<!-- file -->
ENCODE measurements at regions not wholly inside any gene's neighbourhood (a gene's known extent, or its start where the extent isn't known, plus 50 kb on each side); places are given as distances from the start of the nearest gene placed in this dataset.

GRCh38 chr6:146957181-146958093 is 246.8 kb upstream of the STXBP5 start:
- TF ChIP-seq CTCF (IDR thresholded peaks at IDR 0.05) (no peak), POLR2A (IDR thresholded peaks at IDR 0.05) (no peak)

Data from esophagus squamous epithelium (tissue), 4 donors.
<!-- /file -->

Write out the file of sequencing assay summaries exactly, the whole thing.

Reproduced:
ENCODE measurements at regions not wholly inside any gene's neighbourhood (a gene's known extent, or its start where the extent isn't known, plus 50 kb on each side); places are given as distances from the start of the nearest gene placed in this dataset.

GRCh38 chr6:146957181-146958093 is 246.8 kb upstream of the STXBP5 start:
- TF ChIP-seq CTCF (IDR thresholded peaks at IDR 0.05) (no peak), POLR2A (IDR thresholded peaks at IDR 0.05) (no peak)

Data from esophagus squamous epithelium (tissue), 4 donors.